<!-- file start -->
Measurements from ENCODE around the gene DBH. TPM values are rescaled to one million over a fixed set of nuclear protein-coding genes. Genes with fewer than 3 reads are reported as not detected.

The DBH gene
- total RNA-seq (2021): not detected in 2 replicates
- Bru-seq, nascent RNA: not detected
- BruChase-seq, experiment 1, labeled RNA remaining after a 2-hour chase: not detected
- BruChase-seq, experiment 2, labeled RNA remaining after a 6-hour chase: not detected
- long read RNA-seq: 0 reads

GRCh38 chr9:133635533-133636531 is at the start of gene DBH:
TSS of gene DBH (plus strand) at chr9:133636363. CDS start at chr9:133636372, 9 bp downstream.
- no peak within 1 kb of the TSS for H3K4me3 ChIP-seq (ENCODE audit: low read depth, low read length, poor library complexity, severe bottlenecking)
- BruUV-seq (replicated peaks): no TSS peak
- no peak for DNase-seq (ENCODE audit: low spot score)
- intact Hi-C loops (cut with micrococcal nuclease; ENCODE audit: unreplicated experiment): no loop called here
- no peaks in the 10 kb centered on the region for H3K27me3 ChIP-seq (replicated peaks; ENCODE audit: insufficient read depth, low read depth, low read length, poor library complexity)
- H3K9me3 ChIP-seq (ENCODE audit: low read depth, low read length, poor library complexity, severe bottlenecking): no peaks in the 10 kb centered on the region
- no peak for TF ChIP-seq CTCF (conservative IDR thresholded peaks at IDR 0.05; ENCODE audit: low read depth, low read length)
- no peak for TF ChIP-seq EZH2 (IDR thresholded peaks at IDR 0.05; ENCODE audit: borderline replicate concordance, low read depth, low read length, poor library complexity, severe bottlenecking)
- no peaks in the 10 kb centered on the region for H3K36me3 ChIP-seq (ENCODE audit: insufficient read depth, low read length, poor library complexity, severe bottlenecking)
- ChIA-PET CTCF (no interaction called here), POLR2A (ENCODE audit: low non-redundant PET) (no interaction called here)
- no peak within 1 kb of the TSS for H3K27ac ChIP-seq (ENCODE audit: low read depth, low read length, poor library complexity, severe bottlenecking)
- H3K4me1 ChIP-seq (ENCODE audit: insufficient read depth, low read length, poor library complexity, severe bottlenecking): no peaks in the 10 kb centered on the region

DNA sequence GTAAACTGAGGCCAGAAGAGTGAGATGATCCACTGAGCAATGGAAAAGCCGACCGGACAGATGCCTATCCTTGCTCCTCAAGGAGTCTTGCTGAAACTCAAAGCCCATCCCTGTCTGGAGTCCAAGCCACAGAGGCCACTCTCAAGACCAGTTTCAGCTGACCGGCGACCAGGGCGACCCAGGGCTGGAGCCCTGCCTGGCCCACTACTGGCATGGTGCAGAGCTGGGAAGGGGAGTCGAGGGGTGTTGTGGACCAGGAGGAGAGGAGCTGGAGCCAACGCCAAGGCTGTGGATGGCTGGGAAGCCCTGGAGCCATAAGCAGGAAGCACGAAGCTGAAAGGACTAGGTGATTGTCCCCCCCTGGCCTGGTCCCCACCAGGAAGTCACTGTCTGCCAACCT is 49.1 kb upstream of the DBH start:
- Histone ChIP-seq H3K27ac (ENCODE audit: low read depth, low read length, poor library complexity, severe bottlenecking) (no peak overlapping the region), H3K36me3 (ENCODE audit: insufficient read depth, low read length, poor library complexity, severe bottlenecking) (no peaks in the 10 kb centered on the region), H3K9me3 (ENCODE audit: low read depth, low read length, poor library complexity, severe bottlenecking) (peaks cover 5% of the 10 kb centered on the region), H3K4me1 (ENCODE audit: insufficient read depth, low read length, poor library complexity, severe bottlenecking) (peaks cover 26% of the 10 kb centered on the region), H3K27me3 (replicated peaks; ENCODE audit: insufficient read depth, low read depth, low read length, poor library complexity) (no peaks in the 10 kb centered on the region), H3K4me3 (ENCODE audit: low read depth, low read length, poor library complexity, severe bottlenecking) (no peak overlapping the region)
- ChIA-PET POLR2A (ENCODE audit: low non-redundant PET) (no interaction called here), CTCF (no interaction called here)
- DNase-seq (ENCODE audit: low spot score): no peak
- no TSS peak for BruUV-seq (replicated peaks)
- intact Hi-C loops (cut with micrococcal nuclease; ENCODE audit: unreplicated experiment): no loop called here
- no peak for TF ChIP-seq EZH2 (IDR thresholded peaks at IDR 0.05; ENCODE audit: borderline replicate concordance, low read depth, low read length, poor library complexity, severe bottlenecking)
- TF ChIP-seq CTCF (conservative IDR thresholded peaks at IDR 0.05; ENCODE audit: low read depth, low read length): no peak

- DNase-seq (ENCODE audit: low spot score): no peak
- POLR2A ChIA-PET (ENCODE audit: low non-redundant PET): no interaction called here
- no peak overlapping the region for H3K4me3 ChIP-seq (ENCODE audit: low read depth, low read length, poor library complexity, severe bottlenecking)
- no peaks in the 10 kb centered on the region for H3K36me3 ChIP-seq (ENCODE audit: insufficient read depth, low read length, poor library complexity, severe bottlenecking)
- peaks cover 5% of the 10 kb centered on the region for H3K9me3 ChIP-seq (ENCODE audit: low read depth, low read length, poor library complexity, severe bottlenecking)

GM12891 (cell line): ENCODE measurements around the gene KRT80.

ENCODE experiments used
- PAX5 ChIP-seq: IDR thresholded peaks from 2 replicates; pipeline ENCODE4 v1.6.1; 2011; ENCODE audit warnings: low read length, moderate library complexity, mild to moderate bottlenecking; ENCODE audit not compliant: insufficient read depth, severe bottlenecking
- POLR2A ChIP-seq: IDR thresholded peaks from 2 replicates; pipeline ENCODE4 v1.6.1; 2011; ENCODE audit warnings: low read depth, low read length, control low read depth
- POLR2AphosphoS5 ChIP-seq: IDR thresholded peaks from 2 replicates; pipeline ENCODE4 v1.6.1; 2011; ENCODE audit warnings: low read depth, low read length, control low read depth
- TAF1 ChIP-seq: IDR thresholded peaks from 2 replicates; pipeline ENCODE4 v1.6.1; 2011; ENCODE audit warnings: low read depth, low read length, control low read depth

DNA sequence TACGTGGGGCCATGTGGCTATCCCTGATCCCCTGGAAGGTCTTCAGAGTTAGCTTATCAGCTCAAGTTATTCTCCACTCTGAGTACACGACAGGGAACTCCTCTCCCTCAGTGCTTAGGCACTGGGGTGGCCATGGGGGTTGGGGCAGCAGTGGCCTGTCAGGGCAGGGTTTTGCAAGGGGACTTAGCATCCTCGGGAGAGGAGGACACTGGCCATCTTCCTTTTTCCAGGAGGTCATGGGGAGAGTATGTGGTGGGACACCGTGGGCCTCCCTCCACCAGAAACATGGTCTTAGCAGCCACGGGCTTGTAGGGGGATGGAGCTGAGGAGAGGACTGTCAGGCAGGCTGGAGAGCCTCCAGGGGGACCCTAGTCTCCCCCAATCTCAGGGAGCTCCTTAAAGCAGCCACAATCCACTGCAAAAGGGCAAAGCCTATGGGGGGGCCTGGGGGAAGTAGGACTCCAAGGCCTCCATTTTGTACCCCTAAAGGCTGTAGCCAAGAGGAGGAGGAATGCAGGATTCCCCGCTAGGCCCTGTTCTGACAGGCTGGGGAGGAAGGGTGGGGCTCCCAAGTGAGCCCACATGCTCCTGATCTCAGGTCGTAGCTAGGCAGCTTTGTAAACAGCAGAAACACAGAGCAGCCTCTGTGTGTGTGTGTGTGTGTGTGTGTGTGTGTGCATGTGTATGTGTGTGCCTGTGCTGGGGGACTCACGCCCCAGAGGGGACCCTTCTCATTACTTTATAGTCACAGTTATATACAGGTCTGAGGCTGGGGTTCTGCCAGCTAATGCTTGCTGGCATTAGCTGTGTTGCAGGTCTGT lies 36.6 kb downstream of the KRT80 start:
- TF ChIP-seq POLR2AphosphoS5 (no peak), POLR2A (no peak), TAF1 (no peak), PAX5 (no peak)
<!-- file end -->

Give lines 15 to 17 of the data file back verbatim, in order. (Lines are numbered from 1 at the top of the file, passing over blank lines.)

- H3K9me3 ChIP-seq (ENCODE audit: low read depth, low read length, poor library complexity, severe bottlenecking): no peaks in the 10 kb centered on the region
- no peak for TF ChIP-seq CTCF (conservative IDR thresholded peaks at IDR 0.05; ENCODE audit: low read depth, low read length)
- no peak for TF ChIP-seq EZH2 (IDR thresholded peaks at IDR 0.05; ENCODE audit: borderline replicate concordance, low read depth, low read length, poor library complexity, severe bottlenecking)